War leads Armenia to bankruptcy - Russian media outlets
BAKU, Azerbaijan, Nov.3
War is profitable for arms suppliers but threatens the participants in hostilities with bankruptcy, and in these terms, the conflict between Armenia and Azerbaijan is no exception, an article published on Russia's Rusbankrot.ru media outlet said, Trend reports.
According to the article, the colossal costs that both warring parties are forced to bear, coupled with human and material losses, can bankrupt even a confidently standing economy. However, for the economy of Armenia, already having a lot of due loans, the situation is even more critical.
“Armenia has already lost more than 250 tanks, air defense systems, hundreds of freight transport units, and artillery crews during the conflict. The destruction of command posts and ammunition depots also caused significant damage to the country,” stated the article. “Now the Armenian leadership is literally driven into a corner - how to repay the loans? After all, neither obtaining new loans nor trying to launch a printing press, accelerating the depreciation of the national currency, won’t help to solve any problem.”
“Back in July 2020, the volume of Armenia's public debt reached a record $8 billion. Global rating agencies downgraded the country's long-term rating, and Fitch predicted default for the state by the end of this year,” the article noted. “At the same time, the country is unlikely to be able to get decent loans from abroad, since there is a war going on, and the background for it is a pandemic - the domestic economy still cannot recover from the restrictions imposed by the state.”
“Experts point out that it is also not worth hoping for help from Russia to the Armenian leadership, since the Russian authorities don’t sympathize with the pro-Western orientation of Yerevan, outwardly maintaining neutrality. The criminal cases initiated in Armenia against subsidiaries of Russian Railways and Gazprom also don’t contribute to a positive attitude," added the article.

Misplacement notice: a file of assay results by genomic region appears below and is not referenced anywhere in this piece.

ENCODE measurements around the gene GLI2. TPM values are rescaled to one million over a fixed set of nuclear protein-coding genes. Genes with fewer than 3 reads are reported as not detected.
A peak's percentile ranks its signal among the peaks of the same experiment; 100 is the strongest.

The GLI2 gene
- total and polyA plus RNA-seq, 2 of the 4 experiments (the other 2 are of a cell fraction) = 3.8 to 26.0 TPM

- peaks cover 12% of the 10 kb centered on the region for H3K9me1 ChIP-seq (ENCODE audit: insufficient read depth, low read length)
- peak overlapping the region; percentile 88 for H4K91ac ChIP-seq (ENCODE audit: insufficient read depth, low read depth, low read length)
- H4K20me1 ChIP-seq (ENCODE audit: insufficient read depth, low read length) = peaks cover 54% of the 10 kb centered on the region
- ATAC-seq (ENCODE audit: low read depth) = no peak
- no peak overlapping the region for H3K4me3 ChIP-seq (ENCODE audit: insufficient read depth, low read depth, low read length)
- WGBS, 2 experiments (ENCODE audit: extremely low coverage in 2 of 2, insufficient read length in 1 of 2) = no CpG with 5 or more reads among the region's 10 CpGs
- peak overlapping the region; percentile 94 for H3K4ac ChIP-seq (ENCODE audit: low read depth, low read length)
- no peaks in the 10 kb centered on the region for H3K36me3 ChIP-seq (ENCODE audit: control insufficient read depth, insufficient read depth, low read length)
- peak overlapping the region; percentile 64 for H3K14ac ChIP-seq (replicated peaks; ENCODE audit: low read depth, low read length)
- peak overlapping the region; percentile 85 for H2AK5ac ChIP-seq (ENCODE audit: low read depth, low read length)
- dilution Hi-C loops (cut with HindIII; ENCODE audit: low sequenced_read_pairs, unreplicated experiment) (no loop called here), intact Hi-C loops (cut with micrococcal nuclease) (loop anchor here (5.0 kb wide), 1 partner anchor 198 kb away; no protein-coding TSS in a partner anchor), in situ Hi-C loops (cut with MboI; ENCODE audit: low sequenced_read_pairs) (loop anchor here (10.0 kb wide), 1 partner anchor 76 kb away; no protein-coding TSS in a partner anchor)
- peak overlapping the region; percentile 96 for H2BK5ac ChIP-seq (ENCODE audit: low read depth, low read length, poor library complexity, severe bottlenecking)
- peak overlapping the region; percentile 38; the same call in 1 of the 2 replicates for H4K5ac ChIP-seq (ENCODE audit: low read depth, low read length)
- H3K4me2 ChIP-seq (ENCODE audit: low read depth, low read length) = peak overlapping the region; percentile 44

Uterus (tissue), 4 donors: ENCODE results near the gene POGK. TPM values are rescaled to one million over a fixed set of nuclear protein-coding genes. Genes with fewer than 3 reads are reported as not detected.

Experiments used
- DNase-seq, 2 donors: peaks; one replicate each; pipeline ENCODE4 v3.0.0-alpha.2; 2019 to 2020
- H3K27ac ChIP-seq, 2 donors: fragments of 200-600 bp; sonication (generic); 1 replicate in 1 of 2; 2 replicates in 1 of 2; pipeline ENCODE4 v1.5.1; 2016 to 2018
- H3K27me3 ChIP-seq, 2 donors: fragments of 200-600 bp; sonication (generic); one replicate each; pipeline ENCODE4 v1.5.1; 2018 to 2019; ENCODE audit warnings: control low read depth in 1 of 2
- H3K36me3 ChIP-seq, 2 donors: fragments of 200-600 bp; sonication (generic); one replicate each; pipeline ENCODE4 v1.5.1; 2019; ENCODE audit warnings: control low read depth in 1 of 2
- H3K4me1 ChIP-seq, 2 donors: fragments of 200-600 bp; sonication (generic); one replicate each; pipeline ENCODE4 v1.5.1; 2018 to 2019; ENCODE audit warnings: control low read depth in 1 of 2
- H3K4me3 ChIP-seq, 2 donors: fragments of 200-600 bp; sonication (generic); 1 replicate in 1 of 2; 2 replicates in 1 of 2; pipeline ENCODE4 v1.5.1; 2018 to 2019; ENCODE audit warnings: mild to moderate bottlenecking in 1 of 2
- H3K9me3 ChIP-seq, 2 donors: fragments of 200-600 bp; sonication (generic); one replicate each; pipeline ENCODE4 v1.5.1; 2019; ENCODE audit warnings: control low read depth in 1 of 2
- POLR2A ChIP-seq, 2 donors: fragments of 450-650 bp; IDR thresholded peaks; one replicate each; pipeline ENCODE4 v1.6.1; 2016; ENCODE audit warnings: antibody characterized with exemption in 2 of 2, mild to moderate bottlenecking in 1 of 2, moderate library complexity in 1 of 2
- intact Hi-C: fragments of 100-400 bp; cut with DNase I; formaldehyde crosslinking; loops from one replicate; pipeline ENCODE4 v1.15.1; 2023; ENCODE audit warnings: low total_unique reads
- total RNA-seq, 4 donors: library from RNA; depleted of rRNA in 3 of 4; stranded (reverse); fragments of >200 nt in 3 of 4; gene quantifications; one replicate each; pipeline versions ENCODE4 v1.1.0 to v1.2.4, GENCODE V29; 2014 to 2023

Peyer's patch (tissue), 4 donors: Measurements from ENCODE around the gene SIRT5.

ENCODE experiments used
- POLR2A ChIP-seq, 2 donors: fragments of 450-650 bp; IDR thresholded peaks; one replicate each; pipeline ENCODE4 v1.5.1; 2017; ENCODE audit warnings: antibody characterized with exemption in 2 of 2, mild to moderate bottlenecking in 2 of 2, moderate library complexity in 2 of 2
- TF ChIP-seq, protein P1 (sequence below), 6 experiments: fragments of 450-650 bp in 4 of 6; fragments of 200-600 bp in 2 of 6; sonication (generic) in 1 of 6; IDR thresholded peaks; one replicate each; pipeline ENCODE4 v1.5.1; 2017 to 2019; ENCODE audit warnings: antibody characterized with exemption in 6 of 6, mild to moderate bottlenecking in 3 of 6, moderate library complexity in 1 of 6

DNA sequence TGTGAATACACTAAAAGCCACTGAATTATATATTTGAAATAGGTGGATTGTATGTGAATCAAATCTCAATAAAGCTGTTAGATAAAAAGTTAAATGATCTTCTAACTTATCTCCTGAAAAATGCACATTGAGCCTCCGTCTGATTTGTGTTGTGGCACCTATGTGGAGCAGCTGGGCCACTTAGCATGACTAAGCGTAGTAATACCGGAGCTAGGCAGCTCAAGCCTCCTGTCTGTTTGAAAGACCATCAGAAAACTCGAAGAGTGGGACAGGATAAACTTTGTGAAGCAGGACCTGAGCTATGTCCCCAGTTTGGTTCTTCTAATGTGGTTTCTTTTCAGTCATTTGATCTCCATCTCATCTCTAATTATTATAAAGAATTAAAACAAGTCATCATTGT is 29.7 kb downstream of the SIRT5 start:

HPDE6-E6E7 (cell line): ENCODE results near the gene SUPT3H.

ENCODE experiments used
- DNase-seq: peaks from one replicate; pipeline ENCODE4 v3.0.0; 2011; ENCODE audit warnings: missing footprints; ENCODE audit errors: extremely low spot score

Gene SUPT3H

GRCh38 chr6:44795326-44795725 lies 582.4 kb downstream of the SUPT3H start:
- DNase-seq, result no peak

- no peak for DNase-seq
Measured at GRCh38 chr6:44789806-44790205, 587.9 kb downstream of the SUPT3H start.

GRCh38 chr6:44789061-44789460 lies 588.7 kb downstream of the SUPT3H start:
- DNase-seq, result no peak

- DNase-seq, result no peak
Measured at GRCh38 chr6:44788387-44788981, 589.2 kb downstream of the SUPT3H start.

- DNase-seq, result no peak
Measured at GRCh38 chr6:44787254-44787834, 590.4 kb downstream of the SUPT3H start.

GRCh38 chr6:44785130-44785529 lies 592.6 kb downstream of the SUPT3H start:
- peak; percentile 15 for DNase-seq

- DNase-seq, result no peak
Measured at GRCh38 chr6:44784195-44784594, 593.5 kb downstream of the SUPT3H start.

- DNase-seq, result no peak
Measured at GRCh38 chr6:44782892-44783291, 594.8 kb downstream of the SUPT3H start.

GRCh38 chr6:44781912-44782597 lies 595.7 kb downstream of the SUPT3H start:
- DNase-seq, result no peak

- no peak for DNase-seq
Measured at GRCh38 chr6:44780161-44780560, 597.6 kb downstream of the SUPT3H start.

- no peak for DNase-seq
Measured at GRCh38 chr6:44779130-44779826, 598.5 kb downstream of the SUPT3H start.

Armenian Armed Forces launched a large-scale military attack on positions of the Azerbaijani army on the front line, using large-caliber weapons, mortars, and artillery on Sept. 27.
Azerbaijan responded with a counter-offensive along the entire front. As a result of retaliation, Azerbaijani troops liberated a number of territories previously occupied by Armenia, as well as take important, strategic heights under control.
The fighting continued into October 2020, in the early days of which Armenia has launched missile attacks on Azerbaijani cities of Ganja, Mingachevir, Khizi as well as Absheron district.
Despite the fact that so far the parties have reached an agreement on a humanitarian ceasefire three times, Armenia continues to violate this agreement.
The conflict between the two South Caucasus countries began in 1988 when Armenia made territorial claims against Azerbaijan. As a result of the ensuing war, the Armenian Armed Forces occupied 20 percent of Azerbaijan, including the Nagorno-Karabakh region and seven surrounding districts.
The 1994 ceasefire agreement was followed by peace negotiations. Armenia has not yet implemented four UN Security Council resolutions on the withdrawal of its armed forces from Nagorno Karabakh and the surrounding districts.